- 1. Obtain container with labeled paper strips. (Strips have names of vocabulary terms and important people from Unit thus far and today’s lesson.)
- 2. Ask students to draw one label each as it gets passed around the room. No peeking! (1 minute)
- 3. Now that every student has a slip of paper, explain “to reinforce what we just talked about, we are going to have a role playing exercise”. “One student will come to the front of the room and pretend that they are the person listed on their slip of paper. You may speak giving clues, or act out the part, or both, but do not say your person until someone has guessed it. It is remotely like the game charades, but you are allowed to speak. If you get stuck, let me know, and I will give some clues your classmates. Any questions?”
- 4. “Please look on the back of your strips for your number. Would number one please come to the front to go first?”
- (15 minutes)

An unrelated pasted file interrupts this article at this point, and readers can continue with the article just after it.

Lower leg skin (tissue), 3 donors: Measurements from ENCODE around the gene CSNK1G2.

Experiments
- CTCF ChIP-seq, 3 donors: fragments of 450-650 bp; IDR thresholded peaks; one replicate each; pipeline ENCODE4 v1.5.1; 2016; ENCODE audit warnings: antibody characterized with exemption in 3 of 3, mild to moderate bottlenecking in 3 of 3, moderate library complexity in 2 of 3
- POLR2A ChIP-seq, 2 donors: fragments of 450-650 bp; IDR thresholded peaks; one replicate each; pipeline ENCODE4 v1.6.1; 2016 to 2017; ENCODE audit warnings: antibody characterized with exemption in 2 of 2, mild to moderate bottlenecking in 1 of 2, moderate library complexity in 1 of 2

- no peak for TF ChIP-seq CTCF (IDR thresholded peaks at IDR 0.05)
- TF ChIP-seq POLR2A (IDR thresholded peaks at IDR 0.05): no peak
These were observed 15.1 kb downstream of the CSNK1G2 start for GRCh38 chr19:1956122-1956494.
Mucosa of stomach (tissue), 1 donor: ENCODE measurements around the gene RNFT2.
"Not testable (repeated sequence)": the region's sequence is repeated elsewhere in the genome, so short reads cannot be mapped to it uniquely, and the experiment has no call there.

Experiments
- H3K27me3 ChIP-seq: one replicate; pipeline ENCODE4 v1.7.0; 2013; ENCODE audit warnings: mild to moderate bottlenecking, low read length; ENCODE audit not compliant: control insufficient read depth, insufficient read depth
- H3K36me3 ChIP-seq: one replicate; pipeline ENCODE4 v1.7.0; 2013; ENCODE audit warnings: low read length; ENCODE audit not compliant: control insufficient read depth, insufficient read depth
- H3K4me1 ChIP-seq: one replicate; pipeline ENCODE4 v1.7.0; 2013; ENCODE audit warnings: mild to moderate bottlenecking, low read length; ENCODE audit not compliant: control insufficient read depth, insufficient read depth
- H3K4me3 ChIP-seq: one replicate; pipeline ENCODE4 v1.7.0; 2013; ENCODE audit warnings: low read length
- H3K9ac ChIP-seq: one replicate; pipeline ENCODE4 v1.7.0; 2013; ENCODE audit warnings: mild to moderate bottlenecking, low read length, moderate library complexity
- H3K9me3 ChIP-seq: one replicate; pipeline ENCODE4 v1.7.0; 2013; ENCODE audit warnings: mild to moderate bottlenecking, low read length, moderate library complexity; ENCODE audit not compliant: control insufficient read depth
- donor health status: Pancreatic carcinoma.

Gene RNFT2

If time permits:
- Hand out PowerPoint slides for students to use for review.
- Have students get in their teams to discuss the lesson and write the key points in their journal.
- This is a time when students may come to the teacher for questions and concerns.
(remainder of class period)
- All students might not get a turn, but they are still actively involved in the guessing game.
- The enthusiasm the students (have/do not have) will help to show the teacher what the students have learned.
- Although this is not a formal method of evaluation, it will be apparent during the students’ role playing whether or not the objectives of the lesson has been accomplished.
- “I want all of you to think about the people we portrayed in the front of the classroom and talked about in class. Do you think our impersonations of them were fair and accurate, or were we using stereotypes?”
- Give example from one of student’s roles
- “Please continue reading chapter 13, lesson 3 and be prepared to discuss it in class tomorrow. Remember tomorrow is discussion day, so I suggest you organize your notes and be prepared to participate. Chapter 13 everyone.”
Students with Special Needs:
- Student will be seated near front of the room to avoid distractions from other students.
- Also the developmental activity demands active involvement for all students during the role playing exercise. The student with ADHD should be called on throughout the middle and whenever necessary to keep them actively involved.
Strips for Developmental Activity:
|Ku Klux Klan member||Henry Ford|
|Al Capone||Calvin Coolidge|
|Babe Ruth||Thomas Edison|